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The faint waste (click and look close)

The faint waste (click and look close)

New York City in August was hot at the beginning and the end; rain broke the middle and I was grateful. During the hot start I couldn’t understand why the little window air conditioner chugged along so hard and seemed to make so little difference. The last hot week I knew what to expect.

The picture is of what I’d just found out. In the middle of the night and up to use the bathroom, the A/C still I-think-I-can-ing in its window notch, I register the kitchen seems much warmer. I lean toward the stove and yes, the warmth is perceptible. Then I see them: little blue glows underneath the white enameled steel, flickering slightly.

Waste bothers me. Hate is too strong a word, but I must have inherited some Franklinesque Yankee thrift from grandparents or my mother’s cheapness (which is different and distinct, as I have at last, stumblingly, learned). Gaining consciousness as a kid I would have worn the sweaters Carter implored us to–I had plenty left from Canada, but Texas had the opposite problem. The water company mailed red plastic flow restrictors and I installed them in both showers, probably angering my parents whose showers were suddenly not as strong. I turned off lights readily, but was torn between my father’s anger and understandable desire to be cool and my mother’s endless complaints about being cold and always pushing the A/C to a higher setpoint. Our Seventies ranch house was the highly-desirable all-electric, and in the winter I watched the meter spin each time the heat tripped on like it was preparing for a land speed record.

Turning things off and going without was the old way, and by the Seventies decades of consumerist advertising had finally trained Americans out of Depression and war years habits. Those damn hippies hadn’t made any friends and Reagan took the solar panels off the White House. Morning in America. Turn it all back on.

Things have come around and this comforts me. We have heat pumps and fluorescent lights, but more people, more televisions, more driving, so more energy is used overall. The doomsayers I can’t stop reading talk about Jevon’s Paradox to justify their snide judgment we are all headed back to scrounging for roots. I like to think smarter use and the general human desire to do good will keep us from that, but the universe doesn’t care what we would like.

Still, this cheap stove and its pilot lights give me pause. The stove is the tiny, half-width four-burner job found in countless cheaper apartments: there must be millions of them. Somebody somewhere decided these units are too downscale for solid state ignition, so in go old-school pilot lights. Electronic ignition probably costs the same or less as pilot lights nowadays, but pilot lights are “cheaper”. And gas, even when expensive, isn’t expensive enough to justify a landlord switching out a stove. But all four of those lights, plus one for the oven, makes the apartment hotter. The A/C runs more. The coal plants driving the A/C run more. Multiplied by millions of stoves, millions of A/Cs humming in millions of windows.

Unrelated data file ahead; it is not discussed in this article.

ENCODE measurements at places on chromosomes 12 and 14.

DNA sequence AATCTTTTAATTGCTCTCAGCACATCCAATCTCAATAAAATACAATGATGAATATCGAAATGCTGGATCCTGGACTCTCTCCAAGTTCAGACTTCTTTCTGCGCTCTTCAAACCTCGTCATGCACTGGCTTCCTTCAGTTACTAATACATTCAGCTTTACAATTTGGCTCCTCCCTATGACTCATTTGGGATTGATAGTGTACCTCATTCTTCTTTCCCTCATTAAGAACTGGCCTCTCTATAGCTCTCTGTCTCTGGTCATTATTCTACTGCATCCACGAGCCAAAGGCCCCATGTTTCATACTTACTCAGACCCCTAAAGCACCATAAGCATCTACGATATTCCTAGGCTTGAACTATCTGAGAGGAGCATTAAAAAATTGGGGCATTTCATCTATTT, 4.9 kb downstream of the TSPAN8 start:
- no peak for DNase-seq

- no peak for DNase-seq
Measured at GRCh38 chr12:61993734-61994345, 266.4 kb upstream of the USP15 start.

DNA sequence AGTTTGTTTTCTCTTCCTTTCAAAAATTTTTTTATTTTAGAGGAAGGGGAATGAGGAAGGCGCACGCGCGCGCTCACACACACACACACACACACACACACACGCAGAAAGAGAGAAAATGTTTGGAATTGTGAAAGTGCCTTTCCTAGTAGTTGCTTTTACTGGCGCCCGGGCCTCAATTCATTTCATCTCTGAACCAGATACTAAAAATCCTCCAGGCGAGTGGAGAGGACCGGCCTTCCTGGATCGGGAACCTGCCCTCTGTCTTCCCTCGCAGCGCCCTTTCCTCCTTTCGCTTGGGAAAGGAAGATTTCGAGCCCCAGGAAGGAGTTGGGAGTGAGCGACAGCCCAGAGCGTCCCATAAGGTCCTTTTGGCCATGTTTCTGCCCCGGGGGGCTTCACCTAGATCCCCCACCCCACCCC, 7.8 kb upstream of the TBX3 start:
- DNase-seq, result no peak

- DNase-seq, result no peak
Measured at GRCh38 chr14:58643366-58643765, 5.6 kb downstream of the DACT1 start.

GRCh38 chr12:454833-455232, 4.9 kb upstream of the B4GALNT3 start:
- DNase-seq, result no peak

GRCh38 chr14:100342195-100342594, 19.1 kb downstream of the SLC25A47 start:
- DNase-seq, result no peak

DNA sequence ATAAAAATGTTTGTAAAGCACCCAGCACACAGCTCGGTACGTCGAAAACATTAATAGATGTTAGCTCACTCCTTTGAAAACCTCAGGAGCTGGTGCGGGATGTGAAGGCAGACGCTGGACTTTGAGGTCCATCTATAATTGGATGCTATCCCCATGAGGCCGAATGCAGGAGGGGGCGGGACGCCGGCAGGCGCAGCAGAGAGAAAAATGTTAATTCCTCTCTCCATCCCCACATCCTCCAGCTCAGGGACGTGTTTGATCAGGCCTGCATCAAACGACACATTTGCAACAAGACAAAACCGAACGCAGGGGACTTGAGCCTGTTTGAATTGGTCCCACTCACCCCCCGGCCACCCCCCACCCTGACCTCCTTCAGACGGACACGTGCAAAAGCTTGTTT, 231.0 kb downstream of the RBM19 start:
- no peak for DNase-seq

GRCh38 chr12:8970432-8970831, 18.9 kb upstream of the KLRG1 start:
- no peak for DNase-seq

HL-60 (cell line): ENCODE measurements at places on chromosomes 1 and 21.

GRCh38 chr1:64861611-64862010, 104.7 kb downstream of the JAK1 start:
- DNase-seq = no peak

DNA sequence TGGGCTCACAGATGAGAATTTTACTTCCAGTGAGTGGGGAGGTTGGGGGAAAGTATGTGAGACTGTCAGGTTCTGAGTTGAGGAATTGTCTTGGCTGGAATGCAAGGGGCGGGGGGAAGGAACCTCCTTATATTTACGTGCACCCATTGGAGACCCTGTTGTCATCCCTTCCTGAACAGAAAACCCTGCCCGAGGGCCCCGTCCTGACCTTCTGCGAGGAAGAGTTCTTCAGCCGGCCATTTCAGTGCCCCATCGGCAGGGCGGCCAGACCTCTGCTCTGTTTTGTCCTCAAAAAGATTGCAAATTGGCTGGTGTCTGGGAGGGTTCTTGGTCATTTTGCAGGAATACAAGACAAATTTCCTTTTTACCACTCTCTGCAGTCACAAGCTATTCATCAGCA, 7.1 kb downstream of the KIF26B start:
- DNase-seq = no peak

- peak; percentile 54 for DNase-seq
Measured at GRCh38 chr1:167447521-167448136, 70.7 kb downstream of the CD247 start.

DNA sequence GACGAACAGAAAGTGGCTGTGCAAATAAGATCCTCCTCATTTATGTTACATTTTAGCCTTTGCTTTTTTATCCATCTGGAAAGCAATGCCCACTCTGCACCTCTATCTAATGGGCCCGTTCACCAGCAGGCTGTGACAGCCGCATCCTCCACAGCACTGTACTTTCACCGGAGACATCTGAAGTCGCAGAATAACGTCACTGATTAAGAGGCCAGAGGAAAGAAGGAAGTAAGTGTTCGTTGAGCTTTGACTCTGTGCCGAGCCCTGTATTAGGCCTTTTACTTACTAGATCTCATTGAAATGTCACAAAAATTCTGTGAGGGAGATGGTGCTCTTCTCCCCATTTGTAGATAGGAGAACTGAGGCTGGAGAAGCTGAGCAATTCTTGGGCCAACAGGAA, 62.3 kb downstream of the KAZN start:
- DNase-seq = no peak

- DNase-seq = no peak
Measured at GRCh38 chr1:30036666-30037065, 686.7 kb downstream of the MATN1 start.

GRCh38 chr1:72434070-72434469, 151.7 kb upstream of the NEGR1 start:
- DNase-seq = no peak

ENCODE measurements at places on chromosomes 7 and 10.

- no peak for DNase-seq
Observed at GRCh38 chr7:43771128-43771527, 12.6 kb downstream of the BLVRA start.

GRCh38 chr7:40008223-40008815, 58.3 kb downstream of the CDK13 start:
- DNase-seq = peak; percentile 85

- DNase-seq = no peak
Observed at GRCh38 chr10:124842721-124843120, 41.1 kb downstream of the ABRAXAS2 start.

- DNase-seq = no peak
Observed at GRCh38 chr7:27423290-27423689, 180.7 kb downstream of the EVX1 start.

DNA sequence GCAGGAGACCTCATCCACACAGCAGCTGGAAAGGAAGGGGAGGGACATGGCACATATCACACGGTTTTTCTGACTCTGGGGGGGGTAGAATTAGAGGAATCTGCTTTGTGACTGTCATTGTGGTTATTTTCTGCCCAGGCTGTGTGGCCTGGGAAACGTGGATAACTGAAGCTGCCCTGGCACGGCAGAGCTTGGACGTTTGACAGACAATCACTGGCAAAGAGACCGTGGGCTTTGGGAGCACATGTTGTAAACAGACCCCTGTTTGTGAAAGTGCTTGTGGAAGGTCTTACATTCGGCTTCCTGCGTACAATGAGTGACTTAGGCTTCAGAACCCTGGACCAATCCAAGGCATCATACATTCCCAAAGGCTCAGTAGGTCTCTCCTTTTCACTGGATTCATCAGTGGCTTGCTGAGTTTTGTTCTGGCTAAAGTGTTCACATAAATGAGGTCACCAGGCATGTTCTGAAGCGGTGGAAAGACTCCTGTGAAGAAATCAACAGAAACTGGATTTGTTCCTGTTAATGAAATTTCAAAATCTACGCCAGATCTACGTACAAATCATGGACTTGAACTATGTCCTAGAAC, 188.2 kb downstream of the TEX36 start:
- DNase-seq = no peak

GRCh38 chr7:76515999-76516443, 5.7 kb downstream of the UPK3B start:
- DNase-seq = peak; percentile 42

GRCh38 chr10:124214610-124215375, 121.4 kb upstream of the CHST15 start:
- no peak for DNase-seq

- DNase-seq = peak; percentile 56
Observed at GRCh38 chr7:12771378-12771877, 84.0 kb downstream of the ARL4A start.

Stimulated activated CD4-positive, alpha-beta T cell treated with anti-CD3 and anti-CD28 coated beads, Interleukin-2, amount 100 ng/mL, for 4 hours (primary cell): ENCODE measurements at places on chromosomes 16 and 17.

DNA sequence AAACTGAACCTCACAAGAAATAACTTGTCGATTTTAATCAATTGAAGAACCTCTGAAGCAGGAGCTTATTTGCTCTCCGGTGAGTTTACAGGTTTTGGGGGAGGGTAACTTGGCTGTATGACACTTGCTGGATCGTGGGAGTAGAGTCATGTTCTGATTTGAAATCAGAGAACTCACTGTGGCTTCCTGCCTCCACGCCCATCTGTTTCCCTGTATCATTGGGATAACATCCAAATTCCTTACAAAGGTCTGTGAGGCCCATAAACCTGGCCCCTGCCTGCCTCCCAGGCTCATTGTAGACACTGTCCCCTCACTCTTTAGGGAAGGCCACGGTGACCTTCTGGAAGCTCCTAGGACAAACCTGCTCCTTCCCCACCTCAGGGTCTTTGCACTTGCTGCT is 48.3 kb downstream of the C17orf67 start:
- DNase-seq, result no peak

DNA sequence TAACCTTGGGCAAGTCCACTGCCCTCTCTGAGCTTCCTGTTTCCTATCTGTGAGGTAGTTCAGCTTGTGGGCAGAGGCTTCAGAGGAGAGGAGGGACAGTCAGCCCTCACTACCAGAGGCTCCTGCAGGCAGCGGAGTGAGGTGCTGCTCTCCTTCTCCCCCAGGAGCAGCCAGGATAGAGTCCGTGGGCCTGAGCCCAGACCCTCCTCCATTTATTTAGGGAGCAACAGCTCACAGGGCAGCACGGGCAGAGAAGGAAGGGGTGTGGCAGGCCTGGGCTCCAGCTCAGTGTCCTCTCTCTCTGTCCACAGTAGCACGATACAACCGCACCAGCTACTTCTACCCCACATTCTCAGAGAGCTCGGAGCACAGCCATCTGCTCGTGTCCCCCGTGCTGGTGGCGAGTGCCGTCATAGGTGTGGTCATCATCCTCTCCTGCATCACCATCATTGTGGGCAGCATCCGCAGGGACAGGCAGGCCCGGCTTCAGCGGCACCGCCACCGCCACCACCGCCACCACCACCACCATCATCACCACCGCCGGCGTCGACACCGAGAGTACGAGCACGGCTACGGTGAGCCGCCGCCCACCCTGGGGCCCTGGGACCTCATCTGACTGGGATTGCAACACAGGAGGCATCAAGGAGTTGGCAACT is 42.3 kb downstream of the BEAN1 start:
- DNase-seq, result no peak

Eric Sevareid noted that “the chief cause of problems is solutions”. A corollary would be that the source of big problems are countless small problems. Someone decides there’s more profit in putting electronic ignition into upmarket stoves, so cheap stoves get pilot lights. Landlords put cheap stoves in their apartments–they don’t pay the gas bills, tenants do. Tenants pay a tiny bit more, a fair amount of gas is wasted annually. Gas now comes from refrigerated tankers shipped across oceans or from hydrofracking operations that pollute air and water. A butterfly flaps its wings and where she stops, nobody knows.

I would turn the stove off if I could, but can’t find the gas valve. The landlady has a giant box of matches and it would be easy to start the stove by hand each time. Would everyone doing that make a difference? Where do matches come from? The valve is behind a counter somewhere, with the fridge wedged in so tight I have to shove the door shut. Twenty years ago I would have been incensed and gone to the trouble to pull everything out and turn the gas off, but not now. Now it’s just one more thing I can’t do anything about. The little flames stay lit. I turn the A/C down a degree, it shudders on, and I go to sleep in its cool air.


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